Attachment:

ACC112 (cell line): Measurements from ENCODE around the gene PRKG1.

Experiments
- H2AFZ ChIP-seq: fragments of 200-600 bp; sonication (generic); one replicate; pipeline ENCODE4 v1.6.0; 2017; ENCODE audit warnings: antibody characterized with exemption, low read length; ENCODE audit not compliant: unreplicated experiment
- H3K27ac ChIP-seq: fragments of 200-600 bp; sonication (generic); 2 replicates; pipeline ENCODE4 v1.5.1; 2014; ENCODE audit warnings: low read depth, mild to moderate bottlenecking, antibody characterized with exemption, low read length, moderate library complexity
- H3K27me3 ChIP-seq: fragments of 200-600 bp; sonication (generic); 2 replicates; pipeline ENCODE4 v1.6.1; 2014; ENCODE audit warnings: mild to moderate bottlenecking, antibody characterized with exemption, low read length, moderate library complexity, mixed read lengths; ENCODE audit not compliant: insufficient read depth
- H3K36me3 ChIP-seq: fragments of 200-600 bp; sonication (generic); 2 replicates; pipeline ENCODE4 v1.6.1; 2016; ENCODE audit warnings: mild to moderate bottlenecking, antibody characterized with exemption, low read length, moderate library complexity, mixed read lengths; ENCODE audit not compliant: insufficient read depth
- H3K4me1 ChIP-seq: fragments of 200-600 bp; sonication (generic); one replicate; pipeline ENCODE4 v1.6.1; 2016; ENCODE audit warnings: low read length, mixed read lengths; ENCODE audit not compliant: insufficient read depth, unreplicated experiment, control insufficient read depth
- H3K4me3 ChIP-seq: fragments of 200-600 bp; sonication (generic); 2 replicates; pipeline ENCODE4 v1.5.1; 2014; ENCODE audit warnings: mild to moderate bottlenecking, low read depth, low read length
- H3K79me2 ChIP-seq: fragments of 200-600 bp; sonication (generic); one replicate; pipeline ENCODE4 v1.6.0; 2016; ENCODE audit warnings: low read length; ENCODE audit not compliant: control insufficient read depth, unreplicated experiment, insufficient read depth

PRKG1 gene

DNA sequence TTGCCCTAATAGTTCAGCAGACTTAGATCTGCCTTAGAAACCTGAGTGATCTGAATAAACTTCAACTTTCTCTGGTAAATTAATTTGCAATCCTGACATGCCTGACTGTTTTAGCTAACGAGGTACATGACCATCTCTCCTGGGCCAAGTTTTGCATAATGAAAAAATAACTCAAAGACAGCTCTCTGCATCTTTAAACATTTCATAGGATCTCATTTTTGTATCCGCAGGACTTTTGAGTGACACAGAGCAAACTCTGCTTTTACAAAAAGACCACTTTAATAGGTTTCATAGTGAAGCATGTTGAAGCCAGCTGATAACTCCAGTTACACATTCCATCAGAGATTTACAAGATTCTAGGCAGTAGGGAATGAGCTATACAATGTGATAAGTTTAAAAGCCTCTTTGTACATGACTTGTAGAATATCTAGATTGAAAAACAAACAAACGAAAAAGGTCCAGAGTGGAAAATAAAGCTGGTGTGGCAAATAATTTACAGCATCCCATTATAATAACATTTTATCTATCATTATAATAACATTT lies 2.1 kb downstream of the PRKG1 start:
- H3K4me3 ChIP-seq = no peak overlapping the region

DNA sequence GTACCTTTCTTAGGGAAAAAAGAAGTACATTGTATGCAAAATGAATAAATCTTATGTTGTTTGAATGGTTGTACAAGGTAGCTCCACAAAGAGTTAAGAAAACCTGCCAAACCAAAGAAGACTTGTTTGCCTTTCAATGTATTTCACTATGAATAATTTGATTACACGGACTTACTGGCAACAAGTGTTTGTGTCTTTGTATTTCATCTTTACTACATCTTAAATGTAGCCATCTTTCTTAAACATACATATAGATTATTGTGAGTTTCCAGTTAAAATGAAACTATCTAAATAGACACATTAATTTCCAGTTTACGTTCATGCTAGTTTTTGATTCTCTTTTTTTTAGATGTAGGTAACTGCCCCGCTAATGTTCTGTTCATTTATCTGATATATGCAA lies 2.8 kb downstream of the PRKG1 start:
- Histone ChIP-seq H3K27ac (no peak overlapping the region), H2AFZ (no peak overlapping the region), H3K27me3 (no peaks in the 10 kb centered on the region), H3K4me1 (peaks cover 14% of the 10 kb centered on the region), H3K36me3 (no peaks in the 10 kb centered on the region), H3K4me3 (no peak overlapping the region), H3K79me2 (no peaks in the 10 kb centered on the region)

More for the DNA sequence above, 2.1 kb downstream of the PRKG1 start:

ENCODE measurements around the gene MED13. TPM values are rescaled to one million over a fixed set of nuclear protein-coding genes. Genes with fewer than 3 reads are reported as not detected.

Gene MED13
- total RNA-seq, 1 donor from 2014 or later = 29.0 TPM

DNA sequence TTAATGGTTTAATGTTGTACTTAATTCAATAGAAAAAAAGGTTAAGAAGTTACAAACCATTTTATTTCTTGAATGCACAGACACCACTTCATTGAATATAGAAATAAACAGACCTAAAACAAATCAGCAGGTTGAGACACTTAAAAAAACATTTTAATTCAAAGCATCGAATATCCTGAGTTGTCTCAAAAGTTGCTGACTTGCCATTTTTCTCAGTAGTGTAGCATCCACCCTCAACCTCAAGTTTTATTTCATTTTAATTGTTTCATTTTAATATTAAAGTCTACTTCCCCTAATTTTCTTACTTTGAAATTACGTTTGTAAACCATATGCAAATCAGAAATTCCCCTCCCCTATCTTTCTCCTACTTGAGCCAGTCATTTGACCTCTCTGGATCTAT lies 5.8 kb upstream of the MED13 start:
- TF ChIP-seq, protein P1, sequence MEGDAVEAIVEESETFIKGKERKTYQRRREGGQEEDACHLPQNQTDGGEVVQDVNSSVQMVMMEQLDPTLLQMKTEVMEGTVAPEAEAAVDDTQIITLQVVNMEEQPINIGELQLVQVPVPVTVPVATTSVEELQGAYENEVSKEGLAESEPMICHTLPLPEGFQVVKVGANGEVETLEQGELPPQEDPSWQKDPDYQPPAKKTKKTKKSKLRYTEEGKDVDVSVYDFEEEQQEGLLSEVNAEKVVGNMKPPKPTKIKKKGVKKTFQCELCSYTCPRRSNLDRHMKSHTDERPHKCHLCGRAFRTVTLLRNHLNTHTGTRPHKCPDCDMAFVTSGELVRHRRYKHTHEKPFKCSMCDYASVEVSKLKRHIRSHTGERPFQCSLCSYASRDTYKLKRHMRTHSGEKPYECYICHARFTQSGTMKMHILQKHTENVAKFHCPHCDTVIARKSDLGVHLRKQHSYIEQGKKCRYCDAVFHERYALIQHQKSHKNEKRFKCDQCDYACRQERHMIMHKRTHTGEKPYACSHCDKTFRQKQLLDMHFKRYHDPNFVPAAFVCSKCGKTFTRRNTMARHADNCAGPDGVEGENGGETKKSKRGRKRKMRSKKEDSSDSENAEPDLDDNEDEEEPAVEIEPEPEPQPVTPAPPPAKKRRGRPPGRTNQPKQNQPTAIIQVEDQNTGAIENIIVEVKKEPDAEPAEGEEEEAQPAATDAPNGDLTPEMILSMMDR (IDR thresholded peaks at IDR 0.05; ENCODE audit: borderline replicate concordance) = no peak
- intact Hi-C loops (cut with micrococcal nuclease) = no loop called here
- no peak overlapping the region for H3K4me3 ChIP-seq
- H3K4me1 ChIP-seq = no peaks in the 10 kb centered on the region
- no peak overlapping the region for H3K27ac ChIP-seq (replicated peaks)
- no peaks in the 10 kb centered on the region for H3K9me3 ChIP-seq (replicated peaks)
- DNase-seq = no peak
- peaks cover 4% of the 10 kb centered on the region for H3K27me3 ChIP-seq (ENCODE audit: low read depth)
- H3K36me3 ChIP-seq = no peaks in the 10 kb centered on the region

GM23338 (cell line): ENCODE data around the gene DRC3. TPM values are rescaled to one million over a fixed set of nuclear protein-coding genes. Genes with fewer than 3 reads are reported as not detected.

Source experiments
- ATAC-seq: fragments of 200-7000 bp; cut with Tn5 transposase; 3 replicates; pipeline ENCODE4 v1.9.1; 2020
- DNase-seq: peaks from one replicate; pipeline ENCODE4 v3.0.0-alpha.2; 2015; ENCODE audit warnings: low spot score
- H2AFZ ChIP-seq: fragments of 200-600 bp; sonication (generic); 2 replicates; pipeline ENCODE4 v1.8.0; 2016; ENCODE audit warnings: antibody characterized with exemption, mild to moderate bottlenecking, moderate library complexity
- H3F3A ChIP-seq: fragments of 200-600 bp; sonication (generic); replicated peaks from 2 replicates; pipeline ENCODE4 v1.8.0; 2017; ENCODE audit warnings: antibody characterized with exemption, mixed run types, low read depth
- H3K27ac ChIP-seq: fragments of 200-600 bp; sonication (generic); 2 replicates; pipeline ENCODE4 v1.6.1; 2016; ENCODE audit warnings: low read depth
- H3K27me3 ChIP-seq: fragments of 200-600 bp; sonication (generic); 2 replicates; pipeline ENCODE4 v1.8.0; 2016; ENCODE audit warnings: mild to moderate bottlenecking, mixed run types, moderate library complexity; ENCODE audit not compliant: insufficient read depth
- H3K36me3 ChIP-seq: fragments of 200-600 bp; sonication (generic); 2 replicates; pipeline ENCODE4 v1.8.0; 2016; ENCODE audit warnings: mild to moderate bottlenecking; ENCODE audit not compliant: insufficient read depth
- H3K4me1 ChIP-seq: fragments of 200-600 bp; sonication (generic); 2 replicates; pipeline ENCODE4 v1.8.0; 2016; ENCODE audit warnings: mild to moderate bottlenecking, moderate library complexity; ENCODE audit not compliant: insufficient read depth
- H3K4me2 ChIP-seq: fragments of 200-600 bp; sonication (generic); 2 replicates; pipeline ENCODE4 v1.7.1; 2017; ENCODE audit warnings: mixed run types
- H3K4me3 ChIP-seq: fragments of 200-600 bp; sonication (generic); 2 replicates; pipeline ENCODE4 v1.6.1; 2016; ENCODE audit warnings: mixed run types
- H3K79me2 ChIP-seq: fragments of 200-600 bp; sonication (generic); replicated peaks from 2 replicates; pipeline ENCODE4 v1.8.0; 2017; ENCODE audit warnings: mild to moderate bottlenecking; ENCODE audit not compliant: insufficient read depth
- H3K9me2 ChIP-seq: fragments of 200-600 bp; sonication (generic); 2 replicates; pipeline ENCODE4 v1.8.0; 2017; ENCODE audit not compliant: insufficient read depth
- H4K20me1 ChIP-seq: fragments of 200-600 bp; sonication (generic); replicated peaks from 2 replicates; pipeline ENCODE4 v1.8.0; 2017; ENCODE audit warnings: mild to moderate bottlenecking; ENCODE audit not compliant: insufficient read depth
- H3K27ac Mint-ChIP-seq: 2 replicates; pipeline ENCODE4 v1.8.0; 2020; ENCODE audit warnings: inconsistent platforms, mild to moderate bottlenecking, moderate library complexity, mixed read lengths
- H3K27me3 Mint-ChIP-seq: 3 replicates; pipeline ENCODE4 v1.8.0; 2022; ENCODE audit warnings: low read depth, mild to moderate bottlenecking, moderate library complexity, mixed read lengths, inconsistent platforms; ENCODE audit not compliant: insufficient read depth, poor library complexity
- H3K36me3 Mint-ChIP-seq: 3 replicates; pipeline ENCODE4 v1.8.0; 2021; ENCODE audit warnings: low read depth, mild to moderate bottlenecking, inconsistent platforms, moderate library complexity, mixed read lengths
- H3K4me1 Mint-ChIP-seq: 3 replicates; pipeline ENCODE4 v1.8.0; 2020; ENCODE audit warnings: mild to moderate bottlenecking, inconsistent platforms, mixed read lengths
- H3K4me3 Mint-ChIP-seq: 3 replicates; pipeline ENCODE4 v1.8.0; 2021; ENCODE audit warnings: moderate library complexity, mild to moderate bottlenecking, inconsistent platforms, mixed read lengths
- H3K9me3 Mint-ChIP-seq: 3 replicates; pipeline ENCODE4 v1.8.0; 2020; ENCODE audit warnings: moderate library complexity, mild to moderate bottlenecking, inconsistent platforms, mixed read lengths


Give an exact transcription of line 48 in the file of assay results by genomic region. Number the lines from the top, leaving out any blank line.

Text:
- H3K4me3 Mint-ChIP-seq: 3 replicates; pipeline ENCODE4 v1.8.0; 2021; ENCODE audit warnings: moderate library complexity, mild to moderate bottlenecking, inconsistent platforms, mixed read lengths